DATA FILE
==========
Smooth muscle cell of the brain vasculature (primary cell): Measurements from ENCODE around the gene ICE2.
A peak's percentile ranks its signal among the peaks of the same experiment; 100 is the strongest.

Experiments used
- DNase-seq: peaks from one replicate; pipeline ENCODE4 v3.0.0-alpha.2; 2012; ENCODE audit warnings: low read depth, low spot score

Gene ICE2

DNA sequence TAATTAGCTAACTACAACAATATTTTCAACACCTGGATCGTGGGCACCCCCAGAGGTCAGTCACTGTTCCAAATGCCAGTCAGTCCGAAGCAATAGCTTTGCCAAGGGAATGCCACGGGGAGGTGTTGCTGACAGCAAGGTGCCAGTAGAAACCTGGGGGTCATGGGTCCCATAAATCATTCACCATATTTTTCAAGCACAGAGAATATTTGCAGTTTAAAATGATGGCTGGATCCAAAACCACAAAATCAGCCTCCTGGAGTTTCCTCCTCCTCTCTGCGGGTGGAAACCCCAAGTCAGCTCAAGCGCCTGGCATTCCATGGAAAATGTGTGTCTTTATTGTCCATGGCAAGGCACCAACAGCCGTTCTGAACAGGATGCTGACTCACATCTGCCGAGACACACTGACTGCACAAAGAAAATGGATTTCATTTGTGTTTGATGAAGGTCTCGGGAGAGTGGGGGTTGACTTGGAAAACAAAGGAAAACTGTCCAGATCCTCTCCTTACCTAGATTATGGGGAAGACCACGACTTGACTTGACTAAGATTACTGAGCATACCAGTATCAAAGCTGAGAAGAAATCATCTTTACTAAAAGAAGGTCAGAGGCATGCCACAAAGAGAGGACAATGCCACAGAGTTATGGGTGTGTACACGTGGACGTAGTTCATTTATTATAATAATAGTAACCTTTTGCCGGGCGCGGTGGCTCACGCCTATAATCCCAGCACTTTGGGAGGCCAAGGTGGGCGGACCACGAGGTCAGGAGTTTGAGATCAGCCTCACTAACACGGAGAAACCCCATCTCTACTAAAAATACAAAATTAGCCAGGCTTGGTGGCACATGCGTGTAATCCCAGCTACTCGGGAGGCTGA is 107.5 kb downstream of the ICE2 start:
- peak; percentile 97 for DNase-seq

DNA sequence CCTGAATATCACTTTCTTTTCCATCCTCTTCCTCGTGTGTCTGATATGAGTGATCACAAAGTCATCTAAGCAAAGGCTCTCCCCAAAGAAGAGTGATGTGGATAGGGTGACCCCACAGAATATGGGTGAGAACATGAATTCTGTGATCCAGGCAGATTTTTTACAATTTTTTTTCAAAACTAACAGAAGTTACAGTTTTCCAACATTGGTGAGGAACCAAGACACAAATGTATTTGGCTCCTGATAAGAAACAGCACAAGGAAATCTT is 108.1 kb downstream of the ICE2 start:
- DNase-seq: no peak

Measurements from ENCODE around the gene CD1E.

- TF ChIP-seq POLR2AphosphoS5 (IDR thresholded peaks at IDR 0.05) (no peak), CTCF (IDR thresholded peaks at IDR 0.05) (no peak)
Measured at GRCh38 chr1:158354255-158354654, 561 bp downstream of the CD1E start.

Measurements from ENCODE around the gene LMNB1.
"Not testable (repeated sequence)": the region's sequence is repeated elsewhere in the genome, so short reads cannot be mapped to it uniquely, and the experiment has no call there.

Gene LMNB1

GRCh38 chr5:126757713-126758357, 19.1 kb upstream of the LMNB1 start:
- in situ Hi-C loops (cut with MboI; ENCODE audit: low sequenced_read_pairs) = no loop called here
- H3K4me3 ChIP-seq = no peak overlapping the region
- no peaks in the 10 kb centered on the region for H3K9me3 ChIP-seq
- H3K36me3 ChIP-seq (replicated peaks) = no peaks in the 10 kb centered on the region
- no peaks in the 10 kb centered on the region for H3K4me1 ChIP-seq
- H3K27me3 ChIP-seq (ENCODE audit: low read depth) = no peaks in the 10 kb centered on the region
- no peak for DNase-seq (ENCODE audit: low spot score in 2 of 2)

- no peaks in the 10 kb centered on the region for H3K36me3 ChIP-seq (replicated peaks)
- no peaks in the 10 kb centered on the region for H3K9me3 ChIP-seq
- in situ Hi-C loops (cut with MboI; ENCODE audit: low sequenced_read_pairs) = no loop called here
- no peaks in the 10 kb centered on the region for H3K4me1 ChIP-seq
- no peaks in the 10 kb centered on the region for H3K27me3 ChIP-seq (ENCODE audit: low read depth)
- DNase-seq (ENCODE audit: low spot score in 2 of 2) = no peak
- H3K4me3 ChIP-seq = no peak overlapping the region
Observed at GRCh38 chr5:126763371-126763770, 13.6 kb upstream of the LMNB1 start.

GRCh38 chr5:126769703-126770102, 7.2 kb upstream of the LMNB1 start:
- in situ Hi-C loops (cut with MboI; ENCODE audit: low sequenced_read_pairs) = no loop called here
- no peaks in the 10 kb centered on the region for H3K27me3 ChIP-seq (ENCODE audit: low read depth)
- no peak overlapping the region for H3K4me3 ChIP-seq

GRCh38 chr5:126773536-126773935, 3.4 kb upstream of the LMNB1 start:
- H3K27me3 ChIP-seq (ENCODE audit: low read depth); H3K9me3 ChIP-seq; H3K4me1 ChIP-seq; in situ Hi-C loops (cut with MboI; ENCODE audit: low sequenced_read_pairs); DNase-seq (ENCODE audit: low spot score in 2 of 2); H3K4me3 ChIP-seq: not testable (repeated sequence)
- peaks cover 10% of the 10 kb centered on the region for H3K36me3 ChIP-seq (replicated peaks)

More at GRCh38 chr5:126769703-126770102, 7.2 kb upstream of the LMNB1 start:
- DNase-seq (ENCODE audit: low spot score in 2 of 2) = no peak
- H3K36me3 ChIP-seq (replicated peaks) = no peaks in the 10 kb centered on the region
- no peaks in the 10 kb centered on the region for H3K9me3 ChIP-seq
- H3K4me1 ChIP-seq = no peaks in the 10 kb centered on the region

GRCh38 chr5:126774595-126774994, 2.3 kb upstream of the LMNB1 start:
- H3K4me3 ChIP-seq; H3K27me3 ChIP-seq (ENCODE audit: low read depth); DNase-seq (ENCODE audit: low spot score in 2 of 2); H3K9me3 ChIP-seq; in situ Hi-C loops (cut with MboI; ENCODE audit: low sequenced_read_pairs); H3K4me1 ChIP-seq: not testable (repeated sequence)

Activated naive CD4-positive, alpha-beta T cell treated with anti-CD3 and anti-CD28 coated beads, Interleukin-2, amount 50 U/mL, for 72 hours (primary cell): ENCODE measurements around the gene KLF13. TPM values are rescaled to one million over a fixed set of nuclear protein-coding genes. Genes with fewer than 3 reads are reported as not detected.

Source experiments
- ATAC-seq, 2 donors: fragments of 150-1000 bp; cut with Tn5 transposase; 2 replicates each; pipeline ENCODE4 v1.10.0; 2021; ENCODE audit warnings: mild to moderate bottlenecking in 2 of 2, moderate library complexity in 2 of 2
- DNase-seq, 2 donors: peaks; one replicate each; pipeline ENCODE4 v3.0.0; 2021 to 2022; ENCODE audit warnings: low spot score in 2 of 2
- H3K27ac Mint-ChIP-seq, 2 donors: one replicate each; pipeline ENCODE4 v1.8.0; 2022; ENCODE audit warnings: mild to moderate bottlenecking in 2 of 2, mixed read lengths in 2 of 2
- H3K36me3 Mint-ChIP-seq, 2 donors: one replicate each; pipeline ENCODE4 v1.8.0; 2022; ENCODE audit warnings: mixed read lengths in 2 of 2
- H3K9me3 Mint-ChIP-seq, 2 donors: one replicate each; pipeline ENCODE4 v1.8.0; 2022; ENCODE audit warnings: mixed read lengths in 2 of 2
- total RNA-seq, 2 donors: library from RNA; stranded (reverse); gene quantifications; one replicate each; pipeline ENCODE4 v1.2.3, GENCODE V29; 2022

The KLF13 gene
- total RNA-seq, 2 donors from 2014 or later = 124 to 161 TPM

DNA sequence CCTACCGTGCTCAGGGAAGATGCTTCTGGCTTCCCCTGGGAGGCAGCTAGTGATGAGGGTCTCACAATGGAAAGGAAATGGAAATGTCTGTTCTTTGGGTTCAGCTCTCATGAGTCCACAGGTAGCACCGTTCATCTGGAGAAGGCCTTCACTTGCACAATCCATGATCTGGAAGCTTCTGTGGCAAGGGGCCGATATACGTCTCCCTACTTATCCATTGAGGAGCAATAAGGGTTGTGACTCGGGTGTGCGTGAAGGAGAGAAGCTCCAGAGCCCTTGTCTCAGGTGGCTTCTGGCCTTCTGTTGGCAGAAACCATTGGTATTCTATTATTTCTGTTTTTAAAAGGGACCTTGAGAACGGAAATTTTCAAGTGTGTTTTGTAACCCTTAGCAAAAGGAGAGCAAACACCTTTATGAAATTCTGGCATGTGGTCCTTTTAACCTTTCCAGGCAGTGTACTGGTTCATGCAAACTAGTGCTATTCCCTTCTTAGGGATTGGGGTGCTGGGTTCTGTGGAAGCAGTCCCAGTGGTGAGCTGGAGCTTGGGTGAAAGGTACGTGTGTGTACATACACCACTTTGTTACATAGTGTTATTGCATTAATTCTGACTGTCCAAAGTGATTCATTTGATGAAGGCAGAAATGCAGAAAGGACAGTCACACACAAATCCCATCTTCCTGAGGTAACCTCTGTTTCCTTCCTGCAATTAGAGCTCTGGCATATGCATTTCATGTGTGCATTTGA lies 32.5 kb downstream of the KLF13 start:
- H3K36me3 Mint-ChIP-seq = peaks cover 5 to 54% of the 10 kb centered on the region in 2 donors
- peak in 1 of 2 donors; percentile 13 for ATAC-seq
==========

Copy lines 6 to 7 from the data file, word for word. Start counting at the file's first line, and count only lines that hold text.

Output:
DNA sequence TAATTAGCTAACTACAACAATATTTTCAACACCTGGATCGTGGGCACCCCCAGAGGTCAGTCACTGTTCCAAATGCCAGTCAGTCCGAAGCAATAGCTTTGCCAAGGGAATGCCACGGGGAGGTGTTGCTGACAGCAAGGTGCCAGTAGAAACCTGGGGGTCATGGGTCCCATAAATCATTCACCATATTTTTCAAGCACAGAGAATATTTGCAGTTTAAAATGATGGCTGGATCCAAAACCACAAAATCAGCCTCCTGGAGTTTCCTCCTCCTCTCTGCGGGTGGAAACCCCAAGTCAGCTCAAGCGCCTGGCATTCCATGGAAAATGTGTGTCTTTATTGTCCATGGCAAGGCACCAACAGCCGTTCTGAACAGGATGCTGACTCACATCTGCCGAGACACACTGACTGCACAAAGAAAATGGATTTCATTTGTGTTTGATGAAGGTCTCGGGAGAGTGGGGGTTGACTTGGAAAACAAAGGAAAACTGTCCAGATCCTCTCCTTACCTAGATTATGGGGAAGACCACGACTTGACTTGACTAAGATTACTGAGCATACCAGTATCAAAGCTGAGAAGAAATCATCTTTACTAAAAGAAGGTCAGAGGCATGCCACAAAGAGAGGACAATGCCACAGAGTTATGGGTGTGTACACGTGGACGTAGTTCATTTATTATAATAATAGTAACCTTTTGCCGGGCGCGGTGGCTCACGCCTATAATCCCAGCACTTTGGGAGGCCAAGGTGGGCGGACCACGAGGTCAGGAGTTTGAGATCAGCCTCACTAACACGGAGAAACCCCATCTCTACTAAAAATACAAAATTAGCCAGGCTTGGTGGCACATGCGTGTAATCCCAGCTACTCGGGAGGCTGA is 107.5 kb downstream of the ICE2 start:
- peak; percentile 97 for DNase-seq